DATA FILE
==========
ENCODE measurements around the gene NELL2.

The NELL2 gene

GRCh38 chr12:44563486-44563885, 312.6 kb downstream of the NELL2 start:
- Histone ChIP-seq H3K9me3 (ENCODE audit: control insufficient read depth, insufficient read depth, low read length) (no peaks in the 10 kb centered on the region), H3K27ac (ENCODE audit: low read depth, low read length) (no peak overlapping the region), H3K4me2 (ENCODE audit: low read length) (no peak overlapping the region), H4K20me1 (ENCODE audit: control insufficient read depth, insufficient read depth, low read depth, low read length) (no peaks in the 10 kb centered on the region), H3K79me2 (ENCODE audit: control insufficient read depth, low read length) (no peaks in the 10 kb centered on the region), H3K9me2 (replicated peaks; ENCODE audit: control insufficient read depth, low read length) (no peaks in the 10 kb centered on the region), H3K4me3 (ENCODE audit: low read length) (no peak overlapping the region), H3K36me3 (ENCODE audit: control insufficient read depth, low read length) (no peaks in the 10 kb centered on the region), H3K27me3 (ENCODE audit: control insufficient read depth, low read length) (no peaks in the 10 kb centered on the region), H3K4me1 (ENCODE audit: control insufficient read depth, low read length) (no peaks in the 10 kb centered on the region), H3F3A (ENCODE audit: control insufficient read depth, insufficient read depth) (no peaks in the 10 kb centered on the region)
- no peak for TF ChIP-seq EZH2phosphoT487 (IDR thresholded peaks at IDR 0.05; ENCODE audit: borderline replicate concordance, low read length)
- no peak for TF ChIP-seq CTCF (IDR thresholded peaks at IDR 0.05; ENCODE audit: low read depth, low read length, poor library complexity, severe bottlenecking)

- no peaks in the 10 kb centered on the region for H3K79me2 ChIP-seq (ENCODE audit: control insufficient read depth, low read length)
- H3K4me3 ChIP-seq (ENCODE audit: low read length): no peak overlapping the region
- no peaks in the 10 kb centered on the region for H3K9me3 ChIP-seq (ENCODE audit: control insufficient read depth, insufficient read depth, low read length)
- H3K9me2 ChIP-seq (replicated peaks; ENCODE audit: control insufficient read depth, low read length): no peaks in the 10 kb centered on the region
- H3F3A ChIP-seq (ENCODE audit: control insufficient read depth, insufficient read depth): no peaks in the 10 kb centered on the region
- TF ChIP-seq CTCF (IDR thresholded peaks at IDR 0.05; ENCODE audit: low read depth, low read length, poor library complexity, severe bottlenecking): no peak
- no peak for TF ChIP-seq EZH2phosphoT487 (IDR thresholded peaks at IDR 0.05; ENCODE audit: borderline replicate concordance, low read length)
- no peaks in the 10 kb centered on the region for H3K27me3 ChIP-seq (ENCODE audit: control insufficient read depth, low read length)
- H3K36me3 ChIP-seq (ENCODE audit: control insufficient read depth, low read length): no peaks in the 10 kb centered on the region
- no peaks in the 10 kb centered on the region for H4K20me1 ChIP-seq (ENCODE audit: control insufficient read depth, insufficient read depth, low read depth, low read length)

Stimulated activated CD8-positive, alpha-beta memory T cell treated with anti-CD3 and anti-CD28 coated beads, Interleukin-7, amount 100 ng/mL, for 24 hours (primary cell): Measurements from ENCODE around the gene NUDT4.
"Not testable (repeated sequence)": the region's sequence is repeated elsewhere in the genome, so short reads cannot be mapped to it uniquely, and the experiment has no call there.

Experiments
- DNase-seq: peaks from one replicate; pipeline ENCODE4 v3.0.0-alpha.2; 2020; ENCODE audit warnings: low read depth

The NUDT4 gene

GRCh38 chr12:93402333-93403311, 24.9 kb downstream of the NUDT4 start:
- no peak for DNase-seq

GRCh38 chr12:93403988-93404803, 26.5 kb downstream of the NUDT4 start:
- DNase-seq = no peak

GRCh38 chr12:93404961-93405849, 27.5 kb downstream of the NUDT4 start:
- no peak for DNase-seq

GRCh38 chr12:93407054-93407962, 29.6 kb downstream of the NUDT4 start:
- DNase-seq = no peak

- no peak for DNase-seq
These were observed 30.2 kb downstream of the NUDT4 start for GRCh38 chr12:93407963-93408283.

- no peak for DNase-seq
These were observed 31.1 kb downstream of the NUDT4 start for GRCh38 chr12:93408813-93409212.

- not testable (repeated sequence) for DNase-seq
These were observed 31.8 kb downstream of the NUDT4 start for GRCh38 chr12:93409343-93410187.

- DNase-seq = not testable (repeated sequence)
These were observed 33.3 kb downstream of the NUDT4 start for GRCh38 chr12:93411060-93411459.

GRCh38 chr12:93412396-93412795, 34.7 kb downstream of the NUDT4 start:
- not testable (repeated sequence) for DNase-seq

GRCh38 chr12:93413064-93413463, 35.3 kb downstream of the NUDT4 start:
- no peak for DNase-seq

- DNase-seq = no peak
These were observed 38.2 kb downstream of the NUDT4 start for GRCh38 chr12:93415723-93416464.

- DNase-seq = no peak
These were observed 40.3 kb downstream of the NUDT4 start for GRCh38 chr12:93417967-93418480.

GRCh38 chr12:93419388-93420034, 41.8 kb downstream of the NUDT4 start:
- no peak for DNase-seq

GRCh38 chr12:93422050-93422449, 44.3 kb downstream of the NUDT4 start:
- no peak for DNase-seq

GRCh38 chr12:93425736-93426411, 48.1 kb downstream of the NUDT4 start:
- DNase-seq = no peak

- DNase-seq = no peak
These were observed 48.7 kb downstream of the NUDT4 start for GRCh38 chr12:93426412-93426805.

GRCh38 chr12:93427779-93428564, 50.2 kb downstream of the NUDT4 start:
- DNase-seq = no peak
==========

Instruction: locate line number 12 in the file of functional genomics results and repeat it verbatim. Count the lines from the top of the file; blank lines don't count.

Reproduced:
- TF ChIP-seq CTCF (IDR thresholded peaks at IDR 0.05; ENCODE audit: low read depth, low read length, poor library complexity, severe bottlenecking): no peak